“Alamat ng Biniray”

romblon island

“Alamat ng Biniray”

romblon island

The festival isn’t just about celebrating the bountiful harvest but also commemorates the day when the typhoon surges the Spanish galleon, which carries the replica of Cebu’s Sto. Niño. According to history, the Sto. Niño was forced to go back to Romblon because of the typhoon. After the Spanish brought the Sto. Niño to the church and had a mass, the statue was said to be unbudging when the Spanish tried to bring it back to the galleon.

Since then, the Sto. Niño is said to perform some miracle, including covering the island with the thick cloud to protect them during World War II.

Experience Tonton
To those who aren’t yet familiar with Tonton, this is a religious event happening the day before the festival. Good thing we were with Rodne Galicha – a multi-awarded environmentalist who happened to be a Romblomanon. To better witness the religious event, Rodne assisted us to the elevated Choir Section to get a better vantage point. From where we are, we stayed till the end of the mass and witness the start of traslacion.

Tonton is a traditional practice in which the 400-year-old replica of the Sto. Niño de Romblon is taken down from the altar and paraded on the streets. The crowd chants “Viva Señor Sto.Niño! Viva!” as it’s being brought back to the church with a well-choreographed move.

The Fluvial Parade
The locals usually wake up early in the morning to catch up with the parade starting from the St. Joseph Cathedral. The fluvial parade goes around the Romblon Bay seven times, which also symbolizes the seven attempts of the expedition of Loarca to sail out of the Poblacion.

Another notable thing during the festival is that people who join the Biniray paint their bodies to achieve the black coloring that symbolizes the “ATI.”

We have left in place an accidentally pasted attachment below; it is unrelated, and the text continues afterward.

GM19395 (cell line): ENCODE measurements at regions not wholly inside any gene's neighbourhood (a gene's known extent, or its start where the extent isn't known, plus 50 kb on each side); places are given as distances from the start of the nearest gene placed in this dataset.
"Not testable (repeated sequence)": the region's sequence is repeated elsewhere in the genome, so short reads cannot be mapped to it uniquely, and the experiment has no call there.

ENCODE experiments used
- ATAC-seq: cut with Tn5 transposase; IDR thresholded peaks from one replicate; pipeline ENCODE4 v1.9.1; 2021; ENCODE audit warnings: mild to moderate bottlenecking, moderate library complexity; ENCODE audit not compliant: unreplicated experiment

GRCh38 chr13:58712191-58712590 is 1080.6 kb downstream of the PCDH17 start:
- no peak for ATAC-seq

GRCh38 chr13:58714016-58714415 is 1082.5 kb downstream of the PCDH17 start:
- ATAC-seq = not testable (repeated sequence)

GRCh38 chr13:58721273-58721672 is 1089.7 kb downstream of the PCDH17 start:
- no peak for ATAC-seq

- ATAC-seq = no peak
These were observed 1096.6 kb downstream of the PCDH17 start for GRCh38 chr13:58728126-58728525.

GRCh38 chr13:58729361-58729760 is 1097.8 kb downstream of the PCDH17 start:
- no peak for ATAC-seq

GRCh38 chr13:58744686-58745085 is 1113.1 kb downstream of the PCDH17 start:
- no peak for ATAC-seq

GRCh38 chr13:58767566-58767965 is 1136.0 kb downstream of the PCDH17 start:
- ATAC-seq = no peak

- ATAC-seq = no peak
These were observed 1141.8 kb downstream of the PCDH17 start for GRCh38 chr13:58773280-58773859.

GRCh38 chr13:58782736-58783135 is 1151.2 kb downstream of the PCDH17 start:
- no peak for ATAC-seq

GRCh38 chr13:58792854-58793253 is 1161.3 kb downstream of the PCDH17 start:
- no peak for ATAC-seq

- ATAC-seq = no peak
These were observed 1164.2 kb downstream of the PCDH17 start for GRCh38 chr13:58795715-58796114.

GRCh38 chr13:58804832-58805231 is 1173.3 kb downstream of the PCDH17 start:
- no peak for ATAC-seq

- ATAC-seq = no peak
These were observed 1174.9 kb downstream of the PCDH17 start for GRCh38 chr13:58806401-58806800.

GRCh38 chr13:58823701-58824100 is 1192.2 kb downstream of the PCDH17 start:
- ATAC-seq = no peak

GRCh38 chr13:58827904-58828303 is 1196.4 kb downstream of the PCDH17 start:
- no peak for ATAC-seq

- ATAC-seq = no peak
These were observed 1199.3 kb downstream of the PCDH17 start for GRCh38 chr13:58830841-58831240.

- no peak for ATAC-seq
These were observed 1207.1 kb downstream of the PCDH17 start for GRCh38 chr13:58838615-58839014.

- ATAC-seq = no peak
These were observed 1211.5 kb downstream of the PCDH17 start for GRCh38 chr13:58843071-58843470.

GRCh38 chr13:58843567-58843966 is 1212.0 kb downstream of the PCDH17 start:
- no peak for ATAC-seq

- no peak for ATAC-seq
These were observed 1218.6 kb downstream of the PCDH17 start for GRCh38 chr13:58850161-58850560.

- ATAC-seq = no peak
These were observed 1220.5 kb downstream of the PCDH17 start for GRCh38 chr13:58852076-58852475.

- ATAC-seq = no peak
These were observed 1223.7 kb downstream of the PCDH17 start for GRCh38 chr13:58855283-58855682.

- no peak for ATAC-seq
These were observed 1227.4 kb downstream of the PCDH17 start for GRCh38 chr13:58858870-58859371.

But of course, no festival is ever complete without having to dance accompanies with traditional instruments such as gongs, drums, bamboo tubes, and sticks.

The Festival Experience
From Dream Paradise Mountain Resort about 15 minutes away from the town center, we left early in the morning to catch the start of the street dance parade. There were lots of people colored in soots to portray the “Ati,” while some are donned in a vine and flower ensemble.

If Cebu has Sinulog, then Romblon has their Biniray. The overall festival experience, together with some media friends was worth it, as we get to immerse in their rich culture and socialize with the hospitable locals.

Even the locals also get to join the parade and adorned themselves with flowers and vines as a sign of the vibrant festivity. This festival, without a doubt, is one for the books.

The Biniray Festival of Romblon might not be as famous as other Sto. Nino Festivals of the Visayas Region, but it was one of the few I truly enjoyed. Walking on the narrow streets while taking photos was more pleasant, and the crowd smiles at you like an old friend.

More than just a religious festival, it was a happy reunion of friends and relatives, and for a visitor like me, I genuinely felt I was one of them. For most of them, it was a homecoming, but for me, it was about discovering a new home away from my hometown. And YES, I was #RomBlownAway by Romblon’s beauty, tradition, people, and food! Viva Senior Sto. Nino.

Book a flight to Tablas and, from there, catch a ferry to Romblon Island. You can also check out a direct ferry from either Sibuyan or Tablas.

From Batangas City Port, you can take a ferry ride to Romblon Island. Another option would be taking an overnight ferry to Tablas and then a ferry to Romblon. Read our Romblon Island Travel Guide for a detailed guide on how to get to Romblon.

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